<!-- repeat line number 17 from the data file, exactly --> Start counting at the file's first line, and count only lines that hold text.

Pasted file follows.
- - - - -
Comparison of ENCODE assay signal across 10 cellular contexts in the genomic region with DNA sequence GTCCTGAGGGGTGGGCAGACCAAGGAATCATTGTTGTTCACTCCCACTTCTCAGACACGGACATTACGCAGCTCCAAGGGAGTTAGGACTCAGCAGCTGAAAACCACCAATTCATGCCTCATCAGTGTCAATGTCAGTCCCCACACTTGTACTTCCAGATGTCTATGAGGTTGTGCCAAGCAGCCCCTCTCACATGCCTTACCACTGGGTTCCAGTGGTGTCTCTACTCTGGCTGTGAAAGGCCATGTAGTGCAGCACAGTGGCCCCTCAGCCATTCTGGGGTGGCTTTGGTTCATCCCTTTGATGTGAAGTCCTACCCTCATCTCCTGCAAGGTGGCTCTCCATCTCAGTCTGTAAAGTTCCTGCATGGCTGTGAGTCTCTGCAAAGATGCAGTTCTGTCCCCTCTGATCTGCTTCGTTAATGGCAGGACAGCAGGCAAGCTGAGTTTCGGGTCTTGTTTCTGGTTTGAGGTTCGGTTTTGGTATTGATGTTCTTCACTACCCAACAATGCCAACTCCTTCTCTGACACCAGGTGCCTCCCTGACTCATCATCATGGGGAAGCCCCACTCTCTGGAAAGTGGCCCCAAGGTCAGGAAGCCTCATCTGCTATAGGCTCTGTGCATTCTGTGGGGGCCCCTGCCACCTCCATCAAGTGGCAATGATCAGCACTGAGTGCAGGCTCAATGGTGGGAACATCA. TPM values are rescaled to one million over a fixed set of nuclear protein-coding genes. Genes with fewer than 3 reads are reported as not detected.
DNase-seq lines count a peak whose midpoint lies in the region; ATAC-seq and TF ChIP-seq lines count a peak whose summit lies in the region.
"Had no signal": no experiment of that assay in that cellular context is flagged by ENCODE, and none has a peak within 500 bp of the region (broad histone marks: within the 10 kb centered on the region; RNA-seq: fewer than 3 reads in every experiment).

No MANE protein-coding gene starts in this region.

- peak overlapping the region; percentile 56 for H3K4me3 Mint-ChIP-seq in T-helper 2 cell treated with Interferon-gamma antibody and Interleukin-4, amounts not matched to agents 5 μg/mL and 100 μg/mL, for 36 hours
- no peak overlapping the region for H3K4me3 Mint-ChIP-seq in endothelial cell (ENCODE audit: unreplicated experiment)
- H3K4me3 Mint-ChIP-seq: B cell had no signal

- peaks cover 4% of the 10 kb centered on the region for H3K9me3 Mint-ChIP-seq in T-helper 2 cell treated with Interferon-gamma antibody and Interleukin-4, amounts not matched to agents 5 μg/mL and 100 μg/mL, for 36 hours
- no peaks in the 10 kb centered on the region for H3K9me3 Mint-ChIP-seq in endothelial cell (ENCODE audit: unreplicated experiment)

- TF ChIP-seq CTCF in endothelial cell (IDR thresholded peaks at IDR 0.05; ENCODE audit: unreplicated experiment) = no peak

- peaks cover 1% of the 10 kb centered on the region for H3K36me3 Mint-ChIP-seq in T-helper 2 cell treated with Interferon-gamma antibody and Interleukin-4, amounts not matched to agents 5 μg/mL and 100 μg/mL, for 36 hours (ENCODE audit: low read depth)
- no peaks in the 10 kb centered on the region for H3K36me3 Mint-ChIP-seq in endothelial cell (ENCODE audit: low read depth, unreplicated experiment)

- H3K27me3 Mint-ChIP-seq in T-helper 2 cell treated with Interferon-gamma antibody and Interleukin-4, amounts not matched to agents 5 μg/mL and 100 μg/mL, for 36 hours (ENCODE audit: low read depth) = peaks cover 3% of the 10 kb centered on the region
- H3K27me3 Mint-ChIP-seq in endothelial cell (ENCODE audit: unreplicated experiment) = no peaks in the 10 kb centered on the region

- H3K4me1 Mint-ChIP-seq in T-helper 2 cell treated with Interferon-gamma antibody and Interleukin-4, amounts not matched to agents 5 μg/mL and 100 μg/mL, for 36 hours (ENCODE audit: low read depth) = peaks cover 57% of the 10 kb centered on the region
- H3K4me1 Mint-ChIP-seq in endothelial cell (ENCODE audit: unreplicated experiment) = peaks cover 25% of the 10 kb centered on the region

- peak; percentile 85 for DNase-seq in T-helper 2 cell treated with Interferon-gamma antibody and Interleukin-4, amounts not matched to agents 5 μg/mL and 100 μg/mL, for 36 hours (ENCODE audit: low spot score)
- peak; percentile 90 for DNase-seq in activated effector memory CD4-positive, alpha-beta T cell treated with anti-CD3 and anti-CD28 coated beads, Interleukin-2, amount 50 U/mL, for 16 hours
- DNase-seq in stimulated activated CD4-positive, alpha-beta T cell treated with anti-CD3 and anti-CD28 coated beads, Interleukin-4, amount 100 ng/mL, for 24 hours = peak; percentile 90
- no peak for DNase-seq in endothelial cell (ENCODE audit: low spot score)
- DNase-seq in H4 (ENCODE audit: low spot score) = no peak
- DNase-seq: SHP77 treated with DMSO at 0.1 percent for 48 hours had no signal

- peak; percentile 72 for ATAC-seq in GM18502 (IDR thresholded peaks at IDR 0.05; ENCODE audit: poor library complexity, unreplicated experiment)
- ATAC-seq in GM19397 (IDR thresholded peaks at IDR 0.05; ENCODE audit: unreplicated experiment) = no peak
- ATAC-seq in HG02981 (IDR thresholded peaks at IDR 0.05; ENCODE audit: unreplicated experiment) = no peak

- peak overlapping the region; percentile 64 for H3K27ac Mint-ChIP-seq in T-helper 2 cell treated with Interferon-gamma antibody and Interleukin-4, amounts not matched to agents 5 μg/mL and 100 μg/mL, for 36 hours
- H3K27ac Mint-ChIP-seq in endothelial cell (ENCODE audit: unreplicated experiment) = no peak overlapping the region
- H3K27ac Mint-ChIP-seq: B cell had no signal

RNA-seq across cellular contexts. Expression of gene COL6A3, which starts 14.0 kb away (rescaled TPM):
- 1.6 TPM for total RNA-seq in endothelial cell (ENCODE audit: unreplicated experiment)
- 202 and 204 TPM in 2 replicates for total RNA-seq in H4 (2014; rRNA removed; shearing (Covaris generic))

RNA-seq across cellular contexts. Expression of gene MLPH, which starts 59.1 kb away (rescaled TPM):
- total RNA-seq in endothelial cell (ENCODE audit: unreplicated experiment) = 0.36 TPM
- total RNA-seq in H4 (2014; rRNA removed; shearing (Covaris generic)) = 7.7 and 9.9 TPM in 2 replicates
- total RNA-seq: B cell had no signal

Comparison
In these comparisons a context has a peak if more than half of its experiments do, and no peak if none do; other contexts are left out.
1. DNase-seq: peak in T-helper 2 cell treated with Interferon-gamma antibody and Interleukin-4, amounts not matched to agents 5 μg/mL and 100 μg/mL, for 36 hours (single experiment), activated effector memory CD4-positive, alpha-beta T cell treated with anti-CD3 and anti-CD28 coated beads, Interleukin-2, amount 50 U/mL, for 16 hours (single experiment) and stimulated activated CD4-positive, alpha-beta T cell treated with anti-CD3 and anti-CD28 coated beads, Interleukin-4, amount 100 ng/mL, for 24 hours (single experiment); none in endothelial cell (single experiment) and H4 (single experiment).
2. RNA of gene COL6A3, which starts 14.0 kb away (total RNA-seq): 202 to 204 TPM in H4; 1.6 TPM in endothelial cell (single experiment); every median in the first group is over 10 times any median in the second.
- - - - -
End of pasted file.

- peak; percentile 85 for DNase-seq in T-helper 2 cell treated with Interferon-gamma antibody and Interleukin-4, amounts not matched to agents 5 μg/mL and 100 μg/mL, for 36 hours (ENCODE audit: low spot score)